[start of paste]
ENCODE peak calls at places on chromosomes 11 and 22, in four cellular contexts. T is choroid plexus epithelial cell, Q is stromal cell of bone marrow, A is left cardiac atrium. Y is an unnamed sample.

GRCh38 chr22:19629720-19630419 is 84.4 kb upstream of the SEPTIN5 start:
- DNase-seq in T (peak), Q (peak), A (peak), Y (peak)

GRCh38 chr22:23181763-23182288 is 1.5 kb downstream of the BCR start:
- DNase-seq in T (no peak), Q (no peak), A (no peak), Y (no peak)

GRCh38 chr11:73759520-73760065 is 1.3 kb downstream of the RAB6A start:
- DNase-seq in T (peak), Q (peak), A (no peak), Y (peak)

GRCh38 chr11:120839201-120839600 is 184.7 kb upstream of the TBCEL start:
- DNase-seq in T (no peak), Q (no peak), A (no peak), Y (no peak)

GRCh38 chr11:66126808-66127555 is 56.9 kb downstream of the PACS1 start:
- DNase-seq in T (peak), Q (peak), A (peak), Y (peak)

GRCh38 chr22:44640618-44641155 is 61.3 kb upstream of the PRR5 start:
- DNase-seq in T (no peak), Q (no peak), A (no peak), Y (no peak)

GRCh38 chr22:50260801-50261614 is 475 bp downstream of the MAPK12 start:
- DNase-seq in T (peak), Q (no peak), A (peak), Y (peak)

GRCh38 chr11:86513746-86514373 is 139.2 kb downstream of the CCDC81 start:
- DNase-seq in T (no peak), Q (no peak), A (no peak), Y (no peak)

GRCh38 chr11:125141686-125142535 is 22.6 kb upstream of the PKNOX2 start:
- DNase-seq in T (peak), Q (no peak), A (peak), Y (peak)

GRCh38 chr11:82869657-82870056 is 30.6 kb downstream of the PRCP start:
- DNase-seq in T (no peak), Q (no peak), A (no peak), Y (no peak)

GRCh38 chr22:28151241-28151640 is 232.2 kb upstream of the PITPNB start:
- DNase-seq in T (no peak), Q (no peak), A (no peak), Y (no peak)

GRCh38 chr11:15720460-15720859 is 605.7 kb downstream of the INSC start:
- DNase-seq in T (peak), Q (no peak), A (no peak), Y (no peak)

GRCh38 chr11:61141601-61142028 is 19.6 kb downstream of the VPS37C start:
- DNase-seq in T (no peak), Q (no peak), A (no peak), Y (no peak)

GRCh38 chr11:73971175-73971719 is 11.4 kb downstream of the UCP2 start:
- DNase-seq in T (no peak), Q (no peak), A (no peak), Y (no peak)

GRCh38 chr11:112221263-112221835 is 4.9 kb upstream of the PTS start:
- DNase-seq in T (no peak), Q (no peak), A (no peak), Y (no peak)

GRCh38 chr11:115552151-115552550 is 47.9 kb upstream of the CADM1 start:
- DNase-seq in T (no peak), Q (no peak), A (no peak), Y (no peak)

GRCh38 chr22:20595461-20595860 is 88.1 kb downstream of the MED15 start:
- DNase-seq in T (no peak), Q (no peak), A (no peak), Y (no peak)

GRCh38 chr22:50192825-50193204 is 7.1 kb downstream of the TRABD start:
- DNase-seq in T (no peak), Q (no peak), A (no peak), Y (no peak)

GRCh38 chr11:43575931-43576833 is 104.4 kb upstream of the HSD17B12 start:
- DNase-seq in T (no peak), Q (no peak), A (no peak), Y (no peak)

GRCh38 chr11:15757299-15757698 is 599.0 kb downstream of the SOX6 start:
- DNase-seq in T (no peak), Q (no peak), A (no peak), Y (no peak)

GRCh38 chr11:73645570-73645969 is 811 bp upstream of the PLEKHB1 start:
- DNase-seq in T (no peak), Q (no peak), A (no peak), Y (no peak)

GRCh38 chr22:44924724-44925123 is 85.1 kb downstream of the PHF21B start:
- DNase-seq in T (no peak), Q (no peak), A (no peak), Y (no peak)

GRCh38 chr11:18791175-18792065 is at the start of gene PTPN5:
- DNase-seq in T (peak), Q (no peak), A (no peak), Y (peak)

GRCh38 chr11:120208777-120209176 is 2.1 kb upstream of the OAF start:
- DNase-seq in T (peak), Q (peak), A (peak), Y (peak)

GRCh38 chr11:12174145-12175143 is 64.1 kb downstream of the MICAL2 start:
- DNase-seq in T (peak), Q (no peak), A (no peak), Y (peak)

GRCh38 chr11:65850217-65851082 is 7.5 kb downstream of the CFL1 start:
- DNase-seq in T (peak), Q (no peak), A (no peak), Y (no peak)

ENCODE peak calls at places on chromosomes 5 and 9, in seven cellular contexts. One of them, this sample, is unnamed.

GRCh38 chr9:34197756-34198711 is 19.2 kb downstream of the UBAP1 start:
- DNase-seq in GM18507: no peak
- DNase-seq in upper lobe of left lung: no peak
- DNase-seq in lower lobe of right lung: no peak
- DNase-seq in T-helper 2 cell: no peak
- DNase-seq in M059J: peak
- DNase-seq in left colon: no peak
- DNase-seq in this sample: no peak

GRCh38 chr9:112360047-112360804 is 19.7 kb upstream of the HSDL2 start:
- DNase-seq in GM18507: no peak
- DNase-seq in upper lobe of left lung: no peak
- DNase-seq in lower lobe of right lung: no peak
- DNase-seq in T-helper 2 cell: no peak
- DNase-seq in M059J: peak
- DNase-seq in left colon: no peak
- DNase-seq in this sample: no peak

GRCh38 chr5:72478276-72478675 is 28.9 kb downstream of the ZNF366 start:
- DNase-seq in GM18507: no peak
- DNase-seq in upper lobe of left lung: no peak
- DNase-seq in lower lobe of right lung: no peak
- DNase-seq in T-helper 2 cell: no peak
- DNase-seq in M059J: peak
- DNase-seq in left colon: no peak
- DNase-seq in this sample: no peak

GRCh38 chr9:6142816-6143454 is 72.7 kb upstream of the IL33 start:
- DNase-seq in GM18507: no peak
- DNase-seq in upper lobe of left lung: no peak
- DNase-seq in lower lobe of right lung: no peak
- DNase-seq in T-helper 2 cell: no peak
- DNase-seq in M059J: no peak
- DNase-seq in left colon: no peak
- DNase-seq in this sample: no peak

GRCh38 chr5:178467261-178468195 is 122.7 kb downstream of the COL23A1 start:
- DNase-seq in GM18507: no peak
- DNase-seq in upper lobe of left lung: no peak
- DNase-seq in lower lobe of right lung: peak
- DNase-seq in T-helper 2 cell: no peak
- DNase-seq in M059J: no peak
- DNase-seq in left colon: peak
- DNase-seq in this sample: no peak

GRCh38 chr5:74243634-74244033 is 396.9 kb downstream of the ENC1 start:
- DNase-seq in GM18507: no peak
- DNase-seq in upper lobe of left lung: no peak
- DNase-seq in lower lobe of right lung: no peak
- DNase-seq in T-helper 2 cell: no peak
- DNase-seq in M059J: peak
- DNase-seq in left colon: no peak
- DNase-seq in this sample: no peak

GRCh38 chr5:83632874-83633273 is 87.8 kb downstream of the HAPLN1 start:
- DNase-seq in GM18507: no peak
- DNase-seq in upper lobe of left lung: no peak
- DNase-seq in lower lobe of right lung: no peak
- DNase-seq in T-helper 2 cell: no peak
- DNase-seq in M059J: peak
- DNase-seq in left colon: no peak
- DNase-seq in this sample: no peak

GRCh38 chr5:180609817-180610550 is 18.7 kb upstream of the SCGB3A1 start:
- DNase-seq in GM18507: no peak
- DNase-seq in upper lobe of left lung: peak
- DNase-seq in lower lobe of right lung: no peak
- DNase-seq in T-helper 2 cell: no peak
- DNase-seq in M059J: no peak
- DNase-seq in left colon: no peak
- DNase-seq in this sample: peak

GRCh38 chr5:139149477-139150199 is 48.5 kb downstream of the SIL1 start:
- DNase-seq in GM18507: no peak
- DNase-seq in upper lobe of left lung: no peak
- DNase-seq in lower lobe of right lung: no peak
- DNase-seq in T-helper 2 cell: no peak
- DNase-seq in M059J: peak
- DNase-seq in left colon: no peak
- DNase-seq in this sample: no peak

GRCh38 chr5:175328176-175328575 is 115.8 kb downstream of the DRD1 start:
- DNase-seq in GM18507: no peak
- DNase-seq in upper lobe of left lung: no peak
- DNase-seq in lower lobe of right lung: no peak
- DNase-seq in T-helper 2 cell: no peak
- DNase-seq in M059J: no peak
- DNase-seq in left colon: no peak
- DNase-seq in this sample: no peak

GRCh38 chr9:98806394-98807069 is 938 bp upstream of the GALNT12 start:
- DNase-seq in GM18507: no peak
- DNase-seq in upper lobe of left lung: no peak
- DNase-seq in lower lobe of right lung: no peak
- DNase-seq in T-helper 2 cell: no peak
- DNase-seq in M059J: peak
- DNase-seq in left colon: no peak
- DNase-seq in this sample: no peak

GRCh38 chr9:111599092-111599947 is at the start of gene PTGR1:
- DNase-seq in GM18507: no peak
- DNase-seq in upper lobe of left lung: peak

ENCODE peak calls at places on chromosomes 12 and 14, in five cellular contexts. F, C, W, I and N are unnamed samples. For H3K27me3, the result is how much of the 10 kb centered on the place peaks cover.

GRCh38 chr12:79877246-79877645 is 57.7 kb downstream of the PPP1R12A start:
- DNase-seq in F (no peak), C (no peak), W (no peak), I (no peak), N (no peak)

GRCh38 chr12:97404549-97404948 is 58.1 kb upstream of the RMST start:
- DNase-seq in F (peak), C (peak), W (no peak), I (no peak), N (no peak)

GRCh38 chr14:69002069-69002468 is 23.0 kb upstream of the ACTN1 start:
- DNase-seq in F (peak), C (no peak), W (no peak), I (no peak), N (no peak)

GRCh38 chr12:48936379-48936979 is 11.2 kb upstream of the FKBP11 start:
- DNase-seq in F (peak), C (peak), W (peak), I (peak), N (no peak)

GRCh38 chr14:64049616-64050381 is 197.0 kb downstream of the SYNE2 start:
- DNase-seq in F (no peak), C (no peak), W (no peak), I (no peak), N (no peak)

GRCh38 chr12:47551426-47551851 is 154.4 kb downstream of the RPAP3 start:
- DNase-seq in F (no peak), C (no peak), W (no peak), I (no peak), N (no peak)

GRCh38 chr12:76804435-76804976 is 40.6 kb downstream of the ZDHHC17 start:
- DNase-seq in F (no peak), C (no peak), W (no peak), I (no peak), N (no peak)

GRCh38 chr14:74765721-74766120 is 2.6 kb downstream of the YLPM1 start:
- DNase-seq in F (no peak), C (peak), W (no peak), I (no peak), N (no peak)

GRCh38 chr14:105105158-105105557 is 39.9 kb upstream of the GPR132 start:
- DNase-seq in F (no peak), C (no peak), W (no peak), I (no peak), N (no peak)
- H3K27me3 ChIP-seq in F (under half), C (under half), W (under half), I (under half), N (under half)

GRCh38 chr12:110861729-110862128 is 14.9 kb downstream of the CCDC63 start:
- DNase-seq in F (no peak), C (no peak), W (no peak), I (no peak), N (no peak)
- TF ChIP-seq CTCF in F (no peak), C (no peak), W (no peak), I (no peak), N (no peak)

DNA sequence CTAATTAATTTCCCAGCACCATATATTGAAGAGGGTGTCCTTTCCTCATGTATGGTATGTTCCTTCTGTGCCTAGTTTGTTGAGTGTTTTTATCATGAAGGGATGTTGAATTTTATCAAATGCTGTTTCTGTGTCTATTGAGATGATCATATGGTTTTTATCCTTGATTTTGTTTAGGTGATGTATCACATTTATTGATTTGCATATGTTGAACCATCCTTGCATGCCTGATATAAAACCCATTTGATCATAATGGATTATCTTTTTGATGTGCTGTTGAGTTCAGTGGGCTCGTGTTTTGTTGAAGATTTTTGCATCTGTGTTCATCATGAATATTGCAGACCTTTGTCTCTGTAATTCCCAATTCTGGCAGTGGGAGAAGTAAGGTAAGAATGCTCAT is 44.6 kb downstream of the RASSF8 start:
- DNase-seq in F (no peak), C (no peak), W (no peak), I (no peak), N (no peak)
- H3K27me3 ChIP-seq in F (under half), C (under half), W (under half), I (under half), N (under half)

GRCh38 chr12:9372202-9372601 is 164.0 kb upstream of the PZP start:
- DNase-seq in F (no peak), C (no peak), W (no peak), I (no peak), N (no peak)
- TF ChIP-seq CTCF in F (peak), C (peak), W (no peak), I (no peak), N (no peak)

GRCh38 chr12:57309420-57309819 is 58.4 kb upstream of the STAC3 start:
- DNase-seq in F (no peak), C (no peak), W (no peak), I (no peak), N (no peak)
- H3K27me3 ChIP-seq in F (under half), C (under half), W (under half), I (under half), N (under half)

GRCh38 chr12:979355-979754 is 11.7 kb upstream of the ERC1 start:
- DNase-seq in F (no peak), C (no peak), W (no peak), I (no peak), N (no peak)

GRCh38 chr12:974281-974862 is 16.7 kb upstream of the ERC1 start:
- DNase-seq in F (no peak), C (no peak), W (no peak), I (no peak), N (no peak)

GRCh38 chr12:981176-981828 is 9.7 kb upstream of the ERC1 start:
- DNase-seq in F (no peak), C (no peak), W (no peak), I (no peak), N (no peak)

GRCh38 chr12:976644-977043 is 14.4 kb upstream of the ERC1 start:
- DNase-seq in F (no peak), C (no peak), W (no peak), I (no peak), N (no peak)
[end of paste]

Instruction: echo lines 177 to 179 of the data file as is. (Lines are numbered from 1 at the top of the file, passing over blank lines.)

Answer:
- H3K27me3 ChIP-seq in F (under half), C (under half), W (under half), I (under half), N (under half)

GRCh38 chr12:979355-979754 is 11.7 kb upstream of the ERC1 start:
- DNase-seq in F (no peak), C (no peak), W (no peak), I (no peak), N (no peak)